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In Revit Architecture 2011 Essential Training, author Paul F. Aubin shows how to create compelling architectural designs using the modeling tools in Revit. This course covers the entire building information modeling (BIM) workflow, from design concept to publishing. It also covers navigating the Revit interface, modeling basic building features such as walls, doors and windows, working with sketch-based components such as roofs and stairs, annotating designs with dimensions and callouts, and adding 3D geometry. Exercise files are included with the course.
In this lesson, we are going to talk about Levels. Levels are horizontal planes or horizontal datums that run through the building, and they actually represent the true floor levels of your building. What I usually like to tell people is if you've got a button on the elevator, then you need a level for it. So start with that guideline for the levels that you need in your project. You will certainly add other levels for other meaningful horizontal datum points, like the roof, or the bottom of the footing, and so on. You want at the very minimum the levels where people actually walk around. Now, I am in the Floor Plan view. I can't add or modify my levels in the Floor Plan view, so what I have to do is actually switch to a view like an Elevation.
So I am going to go over here to the East Elevation, and you can see that we have some starting levels that are already here in the project. So we are going to begin with these and make some modifications and then add to them. So the first thing I would like to do is just kind of talk about the level itself, and I am going to just click on this Roof Level here at the top to show you this. When I click on it, and select it, you'll see a series of icons appear attached to that level. On both ends you are going to see a small, little lock icon. You are going to see this small, little 3D indicator.
You are going to see this small, little open circle, and again, if I pause over any one of these, a little tooltip does appear, giving you some indication of what these controls will do. On this end, I have Parameters that I can edit, like the height of the level, the name of the level. There is a little squiggly control hidden away between those two parameters, and the tooltip there says, Add elbow. That's how this level here has the little jog in it, and actually it's still not terribly legible with the 5 feet, so I can actually further adjust it, like so.
But the way that that was done was I just clicked on the little squiggly, and that gave them the little elbow there; they being whoever built this template that we started with. If you want to remove an elbow, you just drag it back to horizontal, and it kind of snaps back and removes the little elbow grips that were previously there, here and here. If you want to rename a level, you just click on the text and you type in something else.
When you do that, Revit will offer to also rename for you any Floor Plan views that correspond to this level. So if I answer yes here and scroll over here in my Project browser, you'll notice that what used to be called Roof is now called Low Roof to match the name of the Level. You're not required to do that, but it's something that Revit offers to do for you. We can change the height of the level by just simply clicking on the text here, and if I type in a number, it will actually move it. I am going to keep it at 12' 8" actually, so I am going to do undo that with Ctrl+Z. What I want to do is actually add in two new levels here, for the starting point of my office building project.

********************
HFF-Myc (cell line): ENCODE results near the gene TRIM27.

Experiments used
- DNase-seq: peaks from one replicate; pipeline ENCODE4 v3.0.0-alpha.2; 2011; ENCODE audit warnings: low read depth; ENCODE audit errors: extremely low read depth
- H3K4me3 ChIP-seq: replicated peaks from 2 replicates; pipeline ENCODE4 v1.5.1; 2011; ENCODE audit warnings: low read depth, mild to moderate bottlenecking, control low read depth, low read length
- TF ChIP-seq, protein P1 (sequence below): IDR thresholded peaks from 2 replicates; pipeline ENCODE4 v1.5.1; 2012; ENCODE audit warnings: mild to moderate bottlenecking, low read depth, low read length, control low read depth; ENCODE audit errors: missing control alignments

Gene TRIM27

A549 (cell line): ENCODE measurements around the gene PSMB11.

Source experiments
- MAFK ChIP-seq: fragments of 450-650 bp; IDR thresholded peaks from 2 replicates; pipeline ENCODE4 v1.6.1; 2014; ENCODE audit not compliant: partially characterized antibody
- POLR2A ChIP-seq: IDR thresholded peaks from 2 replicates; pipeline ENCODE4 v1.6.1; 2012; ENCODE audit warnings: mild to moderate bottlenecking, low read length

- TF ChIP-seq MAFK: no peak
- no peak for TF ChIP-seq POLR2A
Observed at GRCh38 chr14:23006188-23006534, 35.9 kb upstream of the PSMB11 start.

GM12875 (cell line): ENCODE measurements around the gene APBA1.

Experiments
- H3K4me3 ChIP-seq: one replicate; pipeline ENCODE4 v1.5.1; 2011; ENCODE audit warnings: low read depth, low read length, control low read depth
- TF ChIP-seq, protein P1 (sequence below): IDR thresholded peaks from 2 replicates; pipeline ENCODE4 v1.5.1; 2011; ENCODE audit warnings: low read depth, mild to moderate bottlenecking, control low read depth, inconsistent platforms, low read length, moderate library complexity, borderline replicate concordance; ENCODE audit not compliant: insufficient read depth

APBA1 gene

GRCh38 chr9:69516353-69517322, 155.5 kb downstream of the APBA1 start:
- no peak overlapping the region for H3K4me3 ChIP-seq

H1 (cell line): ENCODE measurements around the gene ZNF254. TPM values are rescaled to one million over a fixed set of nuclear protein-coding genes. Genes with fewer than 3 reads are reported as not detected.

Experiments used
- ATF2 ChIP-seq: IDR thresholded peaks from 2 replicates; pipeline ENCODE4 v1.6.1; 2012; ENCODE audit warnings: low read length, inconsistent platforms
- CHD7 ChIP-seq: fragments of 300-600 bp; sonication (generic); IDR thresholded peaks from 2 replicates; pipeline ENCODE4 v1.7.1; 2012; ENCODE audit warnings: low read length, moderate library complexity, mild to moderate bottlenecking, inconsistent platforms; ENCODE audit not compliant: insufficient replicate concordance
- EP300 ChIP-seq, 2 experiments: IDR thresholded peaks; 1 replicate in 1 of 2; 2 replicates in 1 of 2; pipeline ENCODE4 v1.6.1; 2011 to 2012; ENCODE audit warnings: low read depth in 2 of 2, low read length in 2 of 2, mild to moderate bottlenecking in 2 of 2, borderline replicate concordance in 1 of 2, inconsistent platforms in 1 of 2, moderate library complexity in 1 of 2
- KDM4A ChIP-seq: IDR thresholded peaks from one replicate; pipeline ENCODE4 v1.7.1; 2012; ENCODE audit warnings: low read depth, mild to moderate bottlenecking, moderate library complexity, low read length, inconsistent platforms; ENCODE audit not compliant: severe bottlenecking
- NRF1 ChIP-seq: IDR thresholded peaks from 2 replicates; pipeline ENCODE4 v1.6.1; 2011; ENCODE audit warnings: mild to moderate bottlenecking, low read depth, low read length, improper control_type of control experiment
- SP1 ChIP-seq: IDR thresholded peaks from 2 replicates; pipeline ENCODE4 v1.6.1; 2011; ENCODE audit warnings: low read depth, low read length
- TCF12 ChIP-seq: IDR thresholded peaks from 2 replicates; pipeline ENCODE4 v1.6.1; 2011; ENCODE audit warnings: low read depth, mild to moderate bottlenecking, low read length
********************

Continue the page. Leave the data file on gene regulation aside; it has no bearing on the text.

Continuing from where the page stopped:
So I am going to go to the Level tool, which is on the Home tab. So if you look on your Home tab and you look all the way over to the right, you should find the Level tool. You'll notice also from the tooltip that LL is the shortcut for Level, so you can type LL, if you prefer, to execute that command. Now, notice how when I move my cursor nearby the endpoints of the other levels, Rivet kind of offers to snap them to it. You get that little dashed line there. When I click, it will sort of snap right to it, and the same thing will happen at the other end, right here, like so.
That's a pretty good idea to do on both ends, because when you do that, these little lock icons appear, like we had before, and now they're all constrained to one another. And the reason that that's important is if you grab the little open circle that I pointed out a few minutes ago, and you drag it, it will actually drag all of the locked levels together in unison. So that keeps everything much neater and cleaner, and usually a pretty good idea. Now, if for whatever reason, you don't want this level to move with the others, you can unlock it and drag it, and it will drag independently. But as I said, most of the time, folks like to keep them nice and lined up.
I am going to adjust the height of my Level 2 to 10', and then I am going to pan down. I'm holding in my wheel and dragging to do that. Pan down slightly, and I'll add another level up above. I am going to adjust the height to 20 feet, and I am going to click on the name and call this High Roof, and I might want to spell that correctly.
In this project, we are going to actually - I have two roofs, so Low Roof and a High Roof, so we are going to go ahead and make that change there. So that's a little bit about adding levels and working with levels. Again, that's an early setup task that you are going to want to do. You are going to want a Level for every floor level on your building or every button on the elevator, if you want to think of it that way, and this gets you started with the basic framework upon which all of your building geometry will be referenced in your projects.
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